Northwestern University and Evanston's Only Daily News Source Since 1881

The Daily Northwestern

Northwestern University and Evanston's Only Daily News Source Since 1881

The Daily Northwestern

Northwestern University and Evanston's Only Daily News Source Since 1881

The Daily Northwestern

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In 7th Ward, plan for small homes causes big uproar

Shun Graves/The Daily Northwestern
A developer’s proposal to build 12 efficiency homes on a narrow lot has faced blowback from residents before a City Council vote on Monday, Feb. 26.

Just north of bustling McCormick Boulevard, residents walked their dogs and sauntered around a quiet Evanston neighborhood lined with townhomes, two-flats and single-family homes Sunday.

But, a narrow, empty lot on Grant Street and the adjoining site of an older house have sparked hubbub in the community. The plot could soon become Evanston’s first pocket neighborhood — a cluster of small homes designed to be as energy-efficient as possible. City Council is set to vote Monday on whether to grant the project a special use permit.

Yet, over the past few months, the lot’s neighbors have intensely campaigned against the proposal for 12 efficiency homes at the site. More than a hundred residents have signed a petition urging the city to reject the “woefully inadequate” plan.

“To have this many people densely packed into this corner, to add to it, just seems a little bit foolhardy,” resident Garin Ferri said.

Many residents said they would welcome a different sort of residential development, or affordable housing, at the lot — though they do not support what the developer proposed.

David Wallach, CEO of Wisconsin-based BluePaint Development, initially submitted the proposal. He said the plan will offer options for younger, middle-market buyers who want to buy their first homes.

According to Wallach’s plans, each of the development’s 600-square-foot, all-electric homes will include two bedrooms, a bathroom, kitchen and living areas. The plot will also include 15 parking spaces and a common barbecue area.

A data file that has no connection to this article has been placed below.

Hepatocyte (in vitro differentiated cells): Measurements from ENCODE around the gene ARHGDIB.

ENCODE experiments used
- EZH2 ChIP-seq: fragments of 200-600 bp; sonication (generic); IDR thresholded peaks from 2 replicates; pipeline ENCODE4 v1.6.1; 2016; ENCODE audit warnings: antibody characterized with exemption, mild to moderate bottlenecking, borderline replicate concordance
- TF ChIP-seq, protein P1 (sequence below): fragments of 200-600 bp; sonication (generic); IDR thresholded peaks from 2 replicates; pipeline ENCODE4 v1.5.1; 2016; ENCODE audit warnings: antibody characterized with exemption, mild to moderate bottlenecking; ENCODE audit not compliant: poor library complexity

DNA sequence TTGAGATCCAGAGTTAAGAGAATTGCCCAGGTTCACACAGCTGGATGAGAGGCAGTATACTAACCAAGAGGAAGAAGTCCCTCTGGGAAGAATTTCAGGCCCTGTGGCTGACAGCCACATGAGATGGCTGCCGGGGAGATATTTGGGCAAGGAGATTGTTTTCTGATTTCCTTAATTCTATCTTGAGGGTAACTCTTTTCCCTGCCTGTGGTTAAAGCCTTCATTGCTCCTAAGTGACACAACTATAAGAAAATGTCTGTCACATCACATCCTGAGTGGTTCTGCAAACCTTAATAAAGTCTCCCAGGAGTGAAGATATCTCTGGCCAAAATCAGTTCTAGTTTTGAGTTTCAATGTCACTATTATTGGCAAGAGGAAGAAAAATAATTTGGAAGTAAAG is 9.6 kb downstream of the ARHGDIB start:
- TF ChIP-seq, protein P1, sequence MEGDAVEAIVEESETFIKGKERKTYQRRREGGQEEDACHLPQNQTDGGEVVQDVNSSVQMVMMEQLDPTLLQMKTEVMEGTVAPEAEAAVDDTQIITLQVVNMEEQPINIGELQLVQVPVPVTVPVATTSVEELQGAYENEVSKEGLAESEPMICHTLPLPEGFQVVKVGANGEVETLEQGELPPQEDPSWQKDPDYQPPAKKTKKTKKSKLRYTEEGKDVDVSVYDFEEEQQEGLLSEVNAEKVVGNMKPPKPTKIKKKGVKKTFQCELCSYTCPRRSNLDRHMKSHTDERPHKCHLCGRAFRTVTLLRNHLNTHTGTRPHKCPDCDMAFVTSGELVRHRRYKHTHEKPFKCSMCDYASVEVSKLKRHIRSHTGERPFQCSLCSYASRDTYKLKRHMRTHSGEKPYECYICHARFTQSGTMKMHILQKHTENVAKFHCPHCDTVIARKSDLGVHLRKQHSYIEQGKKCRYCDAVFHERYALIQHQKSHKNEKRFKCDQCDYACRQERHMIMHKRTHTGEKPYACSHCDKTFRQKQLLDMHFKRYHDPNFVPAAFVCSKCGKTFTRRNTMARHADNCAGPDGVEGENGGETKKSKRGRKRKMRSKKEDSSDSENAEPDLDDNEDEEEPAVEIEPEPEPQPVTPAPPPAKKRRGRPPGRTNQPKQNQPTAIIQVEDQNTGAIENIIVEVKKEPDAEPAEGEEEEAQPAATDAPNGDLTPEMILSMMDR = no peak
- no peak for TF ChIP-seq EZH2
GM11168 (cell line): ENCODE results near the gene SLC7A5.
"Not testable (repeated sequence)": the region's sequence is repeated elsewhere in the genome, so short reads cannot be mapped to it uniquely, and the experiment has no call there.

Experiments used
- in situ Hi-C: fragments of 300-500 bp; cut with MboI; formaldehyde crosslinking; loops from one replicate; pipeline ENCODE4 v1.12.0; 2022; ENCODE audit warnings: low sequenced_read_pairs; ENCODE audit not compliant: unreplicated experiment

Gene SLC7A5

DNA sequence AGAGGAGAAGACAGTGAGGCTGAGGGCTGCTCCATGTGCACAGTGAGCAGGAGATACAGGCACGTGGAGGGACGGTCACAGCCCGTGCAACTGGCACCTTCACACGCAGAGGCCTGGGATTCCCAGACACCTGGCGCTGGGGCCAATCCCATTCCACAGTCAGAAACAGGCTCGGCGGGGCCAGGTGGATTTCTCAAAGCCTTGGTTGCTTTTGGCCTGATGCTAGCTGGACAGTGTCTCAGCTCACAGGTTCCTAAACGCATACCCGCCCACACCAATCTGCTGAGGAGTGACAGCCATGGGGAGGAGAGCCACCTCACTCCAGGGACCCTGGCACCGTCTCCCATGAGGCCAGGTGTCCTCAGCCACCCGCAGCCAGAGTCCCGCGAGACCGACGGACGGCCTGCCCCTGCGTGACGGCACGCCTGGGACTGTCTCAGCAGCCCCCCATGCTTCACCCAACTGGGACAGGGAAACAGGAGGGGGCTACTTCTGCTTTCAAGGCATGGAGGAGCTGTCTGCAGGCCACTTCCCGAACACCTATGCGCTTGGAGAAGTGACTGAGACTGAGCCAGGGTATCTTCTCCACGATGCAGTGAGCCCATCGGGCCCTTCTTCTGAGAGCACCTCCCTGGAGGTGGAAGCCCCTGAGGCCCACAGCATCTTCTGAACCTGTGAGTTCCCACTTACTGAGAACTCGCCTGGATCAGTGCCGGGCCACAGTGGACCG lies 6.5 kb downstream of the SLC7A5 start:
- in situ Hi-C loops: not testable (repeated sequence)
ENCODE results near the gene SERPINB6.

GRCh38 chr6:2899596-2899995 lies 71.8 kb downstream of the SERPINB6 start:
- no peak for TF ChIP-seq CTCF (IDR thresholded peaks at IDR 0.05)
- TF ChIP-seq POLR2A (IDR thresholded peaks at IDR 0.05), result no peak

This rendering presented by the developer to the city shows the controversial efficiency homes proposed for two adjacent lots on Grant Street. (Courtesy of City of Evanston)

Wallach said the single-family homes will sell for under $350,000 apiece. He commissioned a market study to show demand exists for small homes in Evanston — even if the steep price of up to $600 per square foot stands nearly double the average cost for detached homes.

“It doesn’t change the fact that people who want to live in a single-family environment will be able to do so for $350,000, instead of where they’re currently paying $1,120,000,” Wallach said.

The Land Use Commission voted 4-1 in December to recommend against City Council approval. The commission said the proposal should face evaluation as a planned development instead of receiving a special use permit — which usually allows construction that would otherwise run afoul of a plot’s zoning.

However, both City Council and the Planning and Development Committee voted to advance the special use permit to a final City Council vote. 

Ald. Clare Kelly (1st) opposed the measure at the Feb. 12 council meeting. While she called the idea of a pocket neighborhood a “wonderful concept,” she said the Grant Street project should face higher scrutiny of the planned development process.

The neighbors’ petition, released in December, outlined several concerns. Aside from calling for the planned development process, the petition said the price for such a small home would turn off buyers, encourage short-term rentals and could ultimately doom the homes to “financial failure.”

A group of residents met Saturday with Ald. Eleanor Revelle (7th), who voted to advance the proposal earlier this month.

“We have a dual responsibility on the City Council, not just to think narrowly about our particular part of the community, but also what’s in the best interest for the community as a whole,” Revelle told The Daily before the meeting.

Residents who attended the meeting had mixed conclusions. Resident Cara Rudolph said Revelle seemed “fragile” and lacked power over the city’s final decision against a “smarmy” developer. However, resident GionMatthias Schelbert said he hopes Revelle will direct the homes toward planned development consideration.

Schelbert said advocates for the development have misrepresented residents’ concerns. Meanwhile, Wallach said residents described his project inaccurately.

On the heels of a similar uproar over rebuilding Ryan Field last year, City Council also finds itself embroiled in a dispute over spending millions to move city offices downtown.

“Evanston’s all about money now,” Rudolph said. “Just money, money, money, money. Everything’s about money. There’s nothing about neighborhoods anymore.”

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